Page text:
There is a part of my circuit that uses resistance to output a voltage, in which is compared to a voltage threshold to output a digital signal.

However +Vcc can vary and any voltages too far from 5V will cause this comparator to function wrongly and toggle at the wrong resistances, since the output voltage is a percentage of +Vcc while the voltage threshold is determined by a zener diode, which won't change even if +Vcc is changed. Which makes calibrating the comparator useless since any change in +Vcc throws the entire module off.

I'm not sure which of the two solutions are the best to implement, or to do both?

  1. Use a linear regulator to maintain a 5V +Vcc signal, so that the output voltage will always be calibrated since +Vcc won't change at all.
  2. Make it such that instead of using an absolute-value threshold like a zener diode, use a voltage divider so, like the output voltage, is relative to +Vcc, therefore it will remain calibrated (the comparator will still toggle at the same resistance).

I'm kind of in for #2 because it feels like "good practice" to work relative to +Vcc, but it also introduces some problems like it is difficult to compare two voltages directly. #1 also seems nice because it allows us to work with numbers directly.

If I do both one of them may feel unnecessary. #2 may make it such that a wide range of voltages may be used (up to a certain power limit), but may be harder.

#1 may make it such that everything will be more accurate, especially when there are some unavoidable constants that won't vary with +Vcc such as the diode forward voltage.

So, #1 or #2, or both? Or something else entirely? :/

  • \$\begingroup\$ To answer the "something else entirely" part we probably should resolve this seeming XY Problem by knowing more about what you need that voltage exactly for, then maybe someone can suggest an alternative. \$\endgroup\$
    – PlasmaHH
    Jan 28, 2015 at 13:38
  • \$\begingroup\$ @PlasmaHH That output voltage is compared to a voltage threshold, which then outputs a digital signal which will turn on a darlington pair which turns on an electric fan. The digital signal part is not important in here; what I am worried about is that changes in +Vcc may throw the threshold calibration off. What this module does is that a thermistor varies in resistance, which changes the output voltage and the digital signal. The threshold is calibrated manually such that it will flip at right about exactly 22 degrees Celcius. \$\endgroup\$ Jan 28, 2015 at 13:51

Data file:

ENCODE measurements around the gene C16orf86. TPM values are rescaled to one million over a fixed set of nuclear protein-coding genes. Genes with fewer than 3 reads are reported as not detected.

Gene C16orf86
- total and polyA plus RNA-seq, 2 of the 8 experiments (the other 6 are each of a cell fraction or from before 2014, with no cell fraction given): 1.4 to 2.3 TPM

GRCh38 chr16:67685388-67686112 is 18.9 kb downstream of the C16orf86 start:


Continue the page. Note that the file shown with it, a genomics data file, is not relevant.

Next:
• \$\begingroup\$ For accuracy the voltage reference will be better. A voltage regulator is good to ~1-5% (depending) and also the power supply rail can droop some if there is some other part of your circuit drawing power. \$\endgroup\$ Jan 28, 2015 at 14:26
  • 2
    \$\begingroup\$ Show us the circuit. \$\endgroup\$
    – Andy aka
    Jan 28, 2015 at 14:27
  • \$\begingroup\$ @GeorgeHerold Thanks for your answer (comment). I agree, if I take special care in my design I can get a relative voltage reference that is accurate enough, while we should not depend on absolute values with a regulator since it isn't accurate enough, especially with the other parts of the circuit. \$\endgroup\$ Jan 28, 2015 at 14:43

1 Answer 1


What you should do depends on how you are driving the NTC thermistor.

If you are sensing temperature using a voltage divider formed by an NTC thermistor and a fixed resistor, then it will definitely work better to use a voltage divider for your switching threshold also. Both dividers should be connected to the same voltage. You can consider using capacitors in parallel with the resistors to improve the bandwidth of the voltage dividers if the voltage has a lot of ripple.

But if you are sensing temperature using an NTC thermistor driven by a constant current source, then you would be better off using a stable reference voltage for your switching threshold.

A hybrid option would be to create a low noise voltage rail (could be 3.3V from an LDO) to drive your NTC thermistor divider and your comparator divider. If the main voltage rail is very noisy, or if you need the utmost in precision this may provide more reliable operation.

  • \$\begingroup\$ Thank you for your answer. It had clarified a lot. Yes, I am using a voltage divider with an NTC thermistor as a resistor and a fixed in another, so I'll go for the relative threshold. The hybrid (as mentioned in the question) also sounds nice, but it would require a voltage drop in which it may not be able to drive the fan. I'll try to implement it though, to see if it improves the results. Does using 3.3V to drive a relay/transistor and then using the nonregulated 5V to drive the fan sound nice to you? \$\endgroup\$ Jan 28, 2015 at 23:18
  • \$\begingroup\$ Just a quick comment. If you are using a comparator to compare two voltages, the comparator could still be powered from the higher voltage, but use the lower, quieter and more tightly regulated rail for comparison purposes. Not trying to change your mind. Just pointing something out that you may not have thought of. \$\endgroup\$
    – user57037
    Jan 29, 2015 at 4:40
  • \$\begingroup\$ Oh, I get what you mean. It is such that the comparator will still flip at almost exactly the same point, since the voltage is regulated, but when it flips, a 5V output can still result. Nice idea! :) Never thought of that. \$\endgroup\$ Jan 30, 2015 at 2:58

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